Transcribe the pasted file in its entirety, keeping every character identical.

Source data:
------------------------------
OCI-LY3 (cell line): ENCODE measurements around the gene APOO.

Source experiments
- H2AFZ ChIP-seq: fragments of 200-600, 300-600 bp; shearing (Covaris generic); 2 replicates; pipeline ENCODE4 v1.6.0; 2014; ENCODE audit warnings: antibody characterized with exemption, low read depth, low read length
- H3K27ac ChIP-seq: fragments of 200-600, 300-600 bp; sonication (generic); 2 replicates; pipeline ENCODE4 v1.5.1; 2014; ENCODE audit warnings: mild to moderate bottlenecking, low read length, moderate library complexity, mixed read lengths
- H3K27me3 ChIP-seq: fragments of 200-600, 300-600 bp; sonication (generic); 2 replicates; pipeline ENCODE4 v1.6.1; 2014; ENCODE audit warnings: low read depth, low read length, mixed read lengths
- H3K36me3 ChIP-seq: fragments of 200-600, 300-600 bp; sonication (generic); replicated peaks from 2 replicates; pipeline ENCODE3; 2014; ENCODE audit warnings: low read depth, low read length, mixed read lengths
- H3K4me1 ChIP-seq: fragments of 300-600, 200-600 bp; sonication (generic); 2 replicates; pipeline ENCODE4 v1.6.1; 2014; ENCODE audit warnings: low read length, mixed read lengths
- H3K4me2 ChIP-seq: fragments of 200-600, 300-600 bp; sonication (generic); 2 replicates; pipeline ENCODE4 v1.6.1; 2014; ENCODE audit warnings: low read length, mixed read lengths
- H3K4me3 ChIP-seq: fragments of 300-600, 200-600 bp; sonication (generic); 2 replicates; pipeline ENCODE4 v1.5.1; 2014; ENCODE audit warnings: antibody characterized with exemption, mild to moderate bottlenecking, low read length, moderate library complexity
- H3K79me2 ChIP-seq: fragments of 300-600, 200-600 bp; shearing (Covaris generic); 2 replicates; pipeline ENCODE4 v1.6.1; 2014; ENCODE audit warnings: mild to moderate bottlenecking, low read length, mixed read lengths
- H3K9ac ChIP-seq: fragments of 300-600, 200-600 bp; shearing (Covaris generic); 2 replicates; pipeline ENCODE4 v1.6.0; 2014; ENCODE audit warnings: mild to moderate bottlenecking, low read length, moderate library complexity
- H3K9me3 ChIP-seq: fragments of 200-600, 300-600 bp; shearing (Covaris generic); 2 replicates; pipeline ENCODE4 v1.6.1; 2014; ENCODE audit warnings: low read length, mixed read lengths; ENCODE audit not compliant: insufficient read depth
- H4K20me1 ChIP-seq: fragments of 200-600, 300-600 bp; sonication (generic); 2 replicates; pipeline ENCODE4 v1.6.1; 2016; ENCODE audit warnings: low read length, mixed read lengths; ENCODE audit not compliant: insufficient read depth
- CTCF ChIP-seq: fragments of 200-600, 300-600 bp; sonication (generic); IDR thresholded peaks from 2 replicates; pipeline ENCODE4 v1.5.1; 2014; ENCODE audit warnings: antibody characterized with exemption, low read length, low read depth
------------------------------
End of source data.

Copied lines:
OCI-LY3 (cell line): ENCODE measurements around the gene APOO.

Source experiments
- H2AFZ ChIP-seq: fragments of 200-600, 300-600 bp; shearing (Covaris generic); 2 replicates; pipeline ENCODE4 v1.6.0; 2014; ENCODE audit warnings: antibody characterized with exemption, low read depth, low read length
- H3K27ac ChIP-seq: fragments of 200-600, 300-600 bp; sonication (generic); 2 replicates; pipeline ENCODE4 v1.5.1; 2014; ENCODE audit warnings: mild to moderate bottlenecking, low read length, moderate library complexity, mixed read lengths
- H3K27me3 ChIP-seq: fragments of 200-600, 300-600 bp; sonication (generic); 2 replicates; pipeline ENCODE4 v1.6.1; 2014; ENCODE audit warnings: low read depth, low read length, mixed read lengths
- H3K36me3 ChIP-seq: fragments of 200-600, 300-600 bp; sonication (generic); replicated peaks from 2 replicates; pipeline ENCODE3; 2014; ENCODE audit warnings: low read depth, low read length, mixed read lengths
- H3K4me1 ChIP-seq: fragments of 300-600, 200-600 bp; sonication (generic); 2 replicates; pipeline ENCODE4 v1.6.1; 2014; ENCODE audit warnings: low read length, mixed read lengths
- H3K4me2 ChIP-seq: fragments of 200-600, 300-600 bp; sonication (generic); 2 replicates; pipeline ENCODE4 v1.6.1; 2014; ENCODE audit warnings: low read length, mixed read lengths
- H3K4me3 ChIP-seq: fragments of 300-600, 200-600 bp; sonication (generic); 2 replicates; pipeline ENCODE4 v1.5.1; 2014; ENCODE audit warnings: antibody characterized with exemption, mild to moderate bottlenecking, low read length, moderate library complexity
- H3K79me2 ChIP-seq: fragments of 300-600, 200-600 bp; shearing (Covaris generic); 2 replicates; pipeline ENCODE4 v1.6.1; 2014; ENCODE audit warnings: mild to moderate bottlenecking, low read length, mixed read lengths
- H3K9ac ChIP-seq: fragments of 300-600, 200-600 bp; shearing (Covaris generic); 2 replicates; pipeline ENCODE4 v1.6.0; 2014; ENCODE audit warnings: mild to moderate bottlenecking, low read length, moderate library complexity
- H3K9me3 ChIP-seq: fragments of 200-600, 300-600 bp; shearing (Covaris generic); 2 replicates; pipeline ENCODE4 v1.6.1; 2014; ENCODE audit warnings: low read length, mixed read lengths; ENCODE audit not compliant: insufficient read depth
- H4K20me1 ChIP-seq: fragments of 200-600, 300-600 bp; sonication (generic); 2 replicates; pipeline ENCODE4 v1.6.1; 2016; ENCODE audit warnings: low read length, mixed read lengths; ENCODE audit not compliant: insufficient read depth
- CTCF ChIP-seq: fragments of 200-600, 300-600 bp; sonication (generic); IDR thresholded peaks from 2 replicates; pipeline ENCODE4 v1.5.1; 2014; ENCODE audit warnings: antibody characterized with exemption, low read length, low read depth